Finding delicious Latin food can be difficult, especially in a place as big as New York City.
So two of my HuffPost co-workers and I selflessly volunteered to food-crawl through New York City on a noble search for authentic tacos, Mexican street corn and as many versions of fried cheese as possible. We hit up three spots and rated each restaurant based on authenticity, decor, tastiness of food offerings and the overall experience.
Stop 1: Dorado Tacos, 28 East 12th Street
Dorado Tacos is a tiny little taco haven in New York City's Greenwich Village. This place is definitely aesthetically pleasing with its vibrant papel picado decor on the ceiling, and then next to the checkout line is a fridge full of colorful Jarritos sodas and Mexican Coca-Colas.
We ordered three tacos (grilled steak, grilled fish and a veggie taco) with a side of elote (Mexican street corn) to split.
After the tacos arrived, we dashed to nearby Washington Square Park to unwrap and devour them on a park bench.
Even Martha Stewart had more photogenic tacos, but it's all about what's on the inside, right? For these yummy tacos, the salsa was the best part. Dorado packs on the flavor with a specific blend for each taco, from the classic salsa fresca to pineapple salsa.
The strips of zucchini and red pepper inside the veggie taco were deliciously charred, and the grilled fish and steak tacos were both excellent, too. Our key takeaway: Grilling every ingredient is the only way to go when whipping up a yummy taco!
Next up, we tore into our elote. The grilled corn smothered in lime juice, mayo and chili powder is exactly as perfect as you'd imagine. We sacrificed our lipstick and dignity as we viciously devoured the delectable corn kernels off the cob.
In response to our Snapchat picture, one user told us elote is even better with a little more chili powder, some cheese and cherry Jarritos. Because we neglected to properly indulge, a few points were docked from Dorado's score.
Next stop: Favela Cubana, 543 LaGuardia Place
Since we're selfish and wanted to eat all the food slash celebrate all the people, we expanded our crawl to include a stop at Favela Cubana which specializes in Brazilian and Cuban food.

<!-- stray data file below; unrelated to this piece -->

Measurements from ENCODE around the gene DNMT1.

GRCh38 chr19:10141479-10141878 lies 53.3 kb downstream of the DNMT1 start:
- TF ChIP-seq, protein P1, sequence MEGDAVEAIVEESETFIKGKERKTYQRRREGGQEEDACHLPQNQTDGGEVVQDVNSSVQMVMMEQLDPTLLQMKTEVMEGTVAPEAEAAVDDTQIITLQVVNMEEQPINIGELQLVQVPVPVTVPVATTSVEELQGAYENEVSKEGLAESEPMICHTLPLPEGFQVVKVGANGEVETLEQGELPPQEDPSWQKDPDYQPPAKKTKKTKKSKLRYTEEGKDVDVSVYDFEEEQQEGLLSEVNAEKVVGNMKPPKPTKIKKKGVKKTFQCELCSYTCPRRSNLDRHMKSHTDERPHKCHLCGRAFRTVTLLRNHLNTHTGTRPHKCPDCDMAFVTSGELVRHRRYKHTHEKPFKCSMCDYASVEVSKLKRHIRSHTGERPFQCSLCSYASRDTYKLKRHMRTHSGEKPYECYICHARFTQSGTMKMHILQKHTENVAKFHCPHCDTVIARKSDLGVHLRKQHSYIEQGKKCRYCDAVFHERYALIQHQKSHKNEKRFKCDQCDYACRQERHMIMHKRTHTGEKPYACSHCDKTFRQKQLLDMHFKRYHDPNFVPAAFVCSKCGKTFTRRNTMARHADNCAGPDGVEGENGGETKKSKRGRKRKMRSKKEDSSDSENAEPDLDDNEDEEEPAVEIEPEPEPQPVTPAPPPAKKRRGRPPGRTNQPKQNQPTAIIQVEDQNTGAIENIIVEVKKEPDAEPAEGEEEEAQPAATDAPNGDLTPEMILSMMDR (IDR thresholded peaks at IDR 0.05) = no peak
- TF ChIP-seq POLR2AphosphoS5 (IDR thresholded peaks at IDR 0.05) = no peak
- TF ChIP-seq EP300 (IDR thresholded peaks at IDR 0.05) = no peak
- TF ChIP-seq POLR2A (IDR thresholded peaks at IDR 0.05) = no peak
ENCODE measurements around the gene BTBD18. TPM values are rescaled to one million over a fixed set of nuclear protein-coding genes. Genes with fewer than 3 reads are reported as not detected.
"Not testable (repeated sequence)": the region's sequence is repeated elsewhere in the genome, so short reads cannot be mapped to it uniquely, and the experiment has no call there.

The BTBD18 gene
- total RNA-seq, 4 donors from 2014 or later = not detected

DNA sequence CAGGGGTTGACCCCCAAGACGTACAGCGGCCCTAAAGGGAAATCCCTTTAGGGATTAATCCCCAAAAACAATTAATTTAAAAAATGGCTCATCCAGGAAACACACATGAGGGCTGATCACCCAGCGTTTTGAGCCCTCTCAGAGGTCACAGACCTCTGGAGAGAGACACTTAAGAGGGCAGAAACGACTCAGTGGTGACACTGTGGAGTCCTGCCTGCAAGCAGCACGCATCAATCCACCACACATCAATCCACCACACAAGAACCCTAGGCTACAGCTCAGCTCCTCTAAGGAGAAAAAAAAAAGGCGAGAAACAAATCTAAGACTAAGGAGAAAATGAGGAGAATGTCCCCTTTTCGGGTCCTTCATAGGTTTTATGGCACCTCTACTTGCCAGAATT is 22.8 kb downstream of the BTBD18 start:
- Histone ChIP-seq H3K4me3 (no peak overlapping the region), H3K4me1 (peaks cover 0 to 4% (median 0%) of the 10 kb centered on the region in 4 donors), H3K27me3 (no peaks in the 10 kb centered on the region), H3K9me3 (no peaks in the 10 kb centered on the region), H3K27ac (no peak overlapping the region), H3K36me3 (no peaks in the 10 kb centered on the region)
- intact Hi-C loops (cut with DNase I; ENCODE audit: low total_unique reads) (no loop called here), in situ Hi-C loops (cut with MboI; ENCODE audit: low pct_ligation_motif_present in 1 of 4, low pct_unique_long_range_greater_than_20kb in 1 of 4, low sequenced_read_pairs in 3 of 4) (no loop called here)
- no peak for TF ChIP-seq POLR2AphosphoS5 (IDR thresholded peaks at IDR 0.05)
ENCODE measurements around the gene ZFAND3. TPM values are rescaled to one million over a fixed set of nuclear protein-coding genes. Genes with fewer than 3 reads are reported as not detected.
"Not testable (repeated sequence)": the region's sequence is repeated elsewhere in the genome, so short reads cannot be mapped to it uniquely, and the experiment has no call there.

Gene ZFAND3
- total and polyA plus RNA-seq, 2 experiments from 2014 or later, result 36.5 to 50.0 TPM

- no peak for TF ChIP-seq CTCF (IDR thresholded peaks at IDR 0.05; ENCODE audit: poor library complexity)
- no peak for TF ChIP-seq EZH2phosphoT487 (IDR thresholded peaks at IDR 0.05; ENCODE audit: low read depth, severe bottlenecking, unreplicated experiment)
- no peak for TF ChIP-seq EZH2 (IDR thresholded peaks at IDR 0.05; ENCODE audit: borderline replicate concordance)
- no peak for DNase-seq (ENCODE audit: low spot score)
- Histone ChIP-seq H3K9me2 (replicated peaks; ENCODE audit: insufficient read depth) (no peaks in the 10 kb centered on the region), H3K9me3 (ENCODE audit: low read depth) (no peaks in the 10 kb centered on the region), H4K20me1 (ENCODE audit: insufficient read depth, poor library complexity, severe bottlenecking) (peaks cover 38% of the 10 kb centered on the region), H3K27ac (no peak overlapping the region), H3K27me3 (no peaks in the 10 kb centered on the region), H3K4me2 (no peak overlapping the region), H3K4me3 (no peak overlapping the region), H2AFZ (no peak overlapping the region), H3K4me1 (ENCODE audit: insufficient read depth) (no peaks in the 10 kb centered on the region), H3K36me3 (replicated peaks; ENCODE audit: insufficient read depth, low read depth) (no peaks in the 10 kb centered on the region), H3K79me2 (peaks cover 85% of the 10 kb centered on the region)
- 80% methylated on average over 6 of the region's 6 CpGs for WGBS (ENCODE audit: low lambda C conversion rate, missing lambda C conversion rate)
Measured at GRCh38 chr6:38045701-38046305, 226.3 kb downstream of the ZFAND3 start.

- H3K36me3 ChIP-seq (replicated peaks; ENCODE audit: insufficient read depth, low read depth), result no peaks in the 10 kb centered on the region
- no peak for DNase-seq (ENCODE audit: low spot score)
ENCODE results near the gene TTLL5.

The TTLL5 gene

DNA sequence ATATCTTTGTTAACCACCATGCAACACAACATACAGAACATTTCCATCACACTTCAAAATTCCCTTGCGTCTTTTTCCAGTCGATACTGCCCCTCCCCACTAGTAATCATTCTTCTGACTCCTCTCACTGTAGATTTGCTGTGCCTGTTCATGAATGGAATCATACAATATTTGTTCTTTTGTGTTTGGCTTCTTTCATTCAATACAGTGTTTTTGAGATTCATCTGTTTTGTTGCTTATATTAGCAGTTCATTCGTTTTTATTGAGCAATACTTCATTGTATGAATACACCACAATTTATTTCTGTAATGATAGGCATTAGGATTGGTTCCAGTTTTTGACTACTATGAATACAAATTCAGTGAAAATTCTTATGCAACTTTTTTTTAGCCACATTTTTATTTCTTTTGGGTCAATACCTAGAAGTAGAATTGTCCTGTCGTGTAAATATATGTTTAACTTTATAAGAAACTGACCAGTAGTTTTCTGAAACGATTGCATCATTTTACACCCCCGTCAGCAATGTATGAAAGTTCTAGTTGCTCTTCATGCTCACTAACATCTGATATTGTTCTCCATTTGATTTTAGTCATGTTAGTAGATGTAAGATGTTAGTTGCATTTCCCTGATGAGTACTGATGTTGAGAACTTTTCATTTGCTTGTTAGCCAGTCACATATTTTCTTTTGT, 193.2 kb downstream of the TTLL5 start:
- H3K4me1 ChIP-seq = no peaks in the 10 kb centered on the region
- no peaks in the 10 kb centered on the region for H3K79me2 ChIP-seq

We ordered pão de queijo and ropa vieja for the table.
Thank goodness we decided to include Brazilian food because HOLY PÃO DE QUEIJO. The cheesy, carb-y goodness was soft and fluffy inside. It was like a classy, refined version of cheesy breadsticks.
Ropa vieja, which is Spanish for "old clothes," is a Cuban beef and vegetable stew named after its resemblance to torn rags. As the food crawl's only vegetarian, I can't comment on the beef, but I can confirm it didn't smell anything like old clothes.
If I have any food-crawl regrets, it's that I ate way too much of the very bland white rice and black beans at this stop.
Last stop: Caracas Arepa Bar, 93 1/2 East 7th Street
The takeout half of this Venezuelan bar was closed, so we took a seat in the colorful dine in section. We ordered one coconut smoothie (called cocada) to split, a basket of tequeños (basically, more fried cheese) and two arepas or sandwiches with grilled and baked corn flour buns.
Cocada, or cinnamon-dusted coconut smoothie, was the perfect precursor to the best meal of the crawl.
The tequeños, aka pastry crust wrapped around salty queso blanco were melty deliciousness, and I'm glad they were the second form of carbs-and-cheese we consumed because they definitely won the prize over Favela Cubana's pão de queijo.
Our final dish was the heaviest (another food crawl regret). The three of us split two stuffed arepas. It took all our willpower to get through most of these, even though they were filled with tender shredded beef and fried plantains. YUM!
Watch our entire adventure below, then add "HuffPost" on Snapchat to follow along on our future food crawl endeavors!
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